Conflict & Justice

Who controls Libya's weapons stockpiles?

As Libyan rebels fight for complete control of Tripoli and Muammar Gaddafi vows not to surrender, a question has arisen: who controls the government's weapons stockpiles?

U.S. intelligence and military officials say they fear deadly chemicals, raw nuclear materials and about 30,000 shoulder-fired rockets could fall into the hands of insurgents as Libya faces a power vacuum, the Associated Press reports.

(More from GlobalPost: In Libya, party gives way to concern for future)

Officials worry that militant groups like Al Qaeda could seize control of the weapons as the rebels battle for Tripoli or that Gaddafi, as defiant as ever, could use the weapons to make one last push to stay in power.

British Foreign Secretary William Hague has also warned that Gaddafi could use the weapons, the Telegraph reports.

“You can’t anticipate everything the Gaddafi regime will do. They are a vicious regime,” he reportedly said. "They are in their death throes. There are people still out there. That’s why we can’t rule out any of those things.”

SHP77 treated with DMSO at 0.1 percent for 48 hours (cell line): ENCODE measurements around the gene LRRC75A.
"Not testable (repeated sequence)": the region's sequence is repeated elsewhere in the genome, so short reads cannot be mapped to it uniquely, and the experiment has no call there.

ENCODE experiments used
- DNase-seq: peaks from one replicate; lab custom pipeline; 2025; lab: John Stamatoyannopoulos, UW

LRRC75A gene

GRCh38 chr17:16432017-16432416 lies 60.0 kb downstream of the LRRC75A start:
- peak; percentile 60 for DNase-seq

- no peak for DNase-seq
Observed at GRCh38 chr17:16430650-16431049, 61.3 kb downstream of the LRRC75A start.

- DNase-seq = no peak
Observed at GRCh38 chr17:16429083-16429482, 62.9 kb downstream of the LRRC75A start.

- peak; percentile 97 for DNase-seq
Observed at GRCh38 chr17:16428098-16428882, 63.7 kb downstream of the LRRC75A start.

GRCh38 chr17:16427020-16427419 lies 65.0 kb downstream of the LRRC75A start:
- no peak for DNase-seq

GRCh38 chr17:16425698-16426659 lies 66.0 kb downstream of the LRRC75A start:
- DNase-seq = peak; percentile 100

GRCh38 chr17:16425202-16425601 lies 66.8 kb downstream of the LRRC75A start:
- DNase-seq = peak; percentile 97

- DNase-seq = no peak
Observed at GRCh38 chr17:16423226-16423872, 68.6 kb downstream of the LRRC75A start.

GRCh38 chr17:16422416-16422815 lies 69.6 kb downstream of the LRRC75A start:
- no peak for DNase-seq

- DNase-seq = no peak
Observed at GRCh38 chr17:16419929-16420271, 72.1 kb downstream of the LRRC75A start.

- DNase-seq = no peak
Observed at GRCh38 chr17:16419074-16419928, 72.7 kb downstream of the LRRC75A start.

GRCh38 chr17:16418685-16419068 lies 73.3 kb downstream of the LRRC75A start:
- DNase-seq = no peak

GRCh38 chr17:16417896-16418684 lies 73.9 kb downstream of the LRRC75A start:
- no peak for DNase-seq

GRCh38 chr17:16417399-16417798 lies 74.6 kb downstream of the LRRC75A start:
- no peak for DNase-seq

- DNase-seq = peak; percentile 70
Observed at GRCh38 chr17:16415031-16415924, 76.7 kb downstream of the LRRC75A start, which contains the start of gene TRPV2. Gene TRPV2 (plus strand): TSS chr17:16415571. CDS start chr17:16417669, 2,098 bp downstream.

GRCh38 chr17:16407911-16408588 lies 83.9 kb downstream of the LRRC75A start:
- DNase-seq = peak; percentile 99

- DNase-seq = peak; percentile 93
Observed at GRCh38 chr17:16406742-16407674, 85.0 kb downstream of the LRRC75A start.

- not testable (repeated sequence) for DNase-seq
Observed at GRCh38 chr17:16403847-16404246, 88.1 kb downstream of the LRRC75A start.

(Earlier on GlobalPost: Libya rebels celebrate inside Gaddafi compound)

A U.S.-backed disarmament pact reportedly left the stockpiles in Gaddafi's control.

"U.S. and allied officials say chemical and nuclear stockpiles appear to be still under the control of what's left of the Libyan government despite rebel military advances into the capital. That may or may not be reassuring. It depends on whether Gaddafi loyalists, increasingly desperate, adhere to international agreements not to use or move the material," AP reports.

The U.S. State Department says it is working to ensuring governing forces in Libya have control over the weapons, but some U.S. officials are questioning what will happen if Libyan security forces flee, it states.

Meanwhile, Gaddafi vowed "martyrdom or victory" in an audio message delivered while in hiding from rebel forces and broadcast on a local Tripoli radio station on Wednesday. Gaddafi said he would fight to the last drop of blood against the "aggression."

The address came hours after rebel forces stormed Gaddafi's Bab al-Aziziya compound in Tripoli.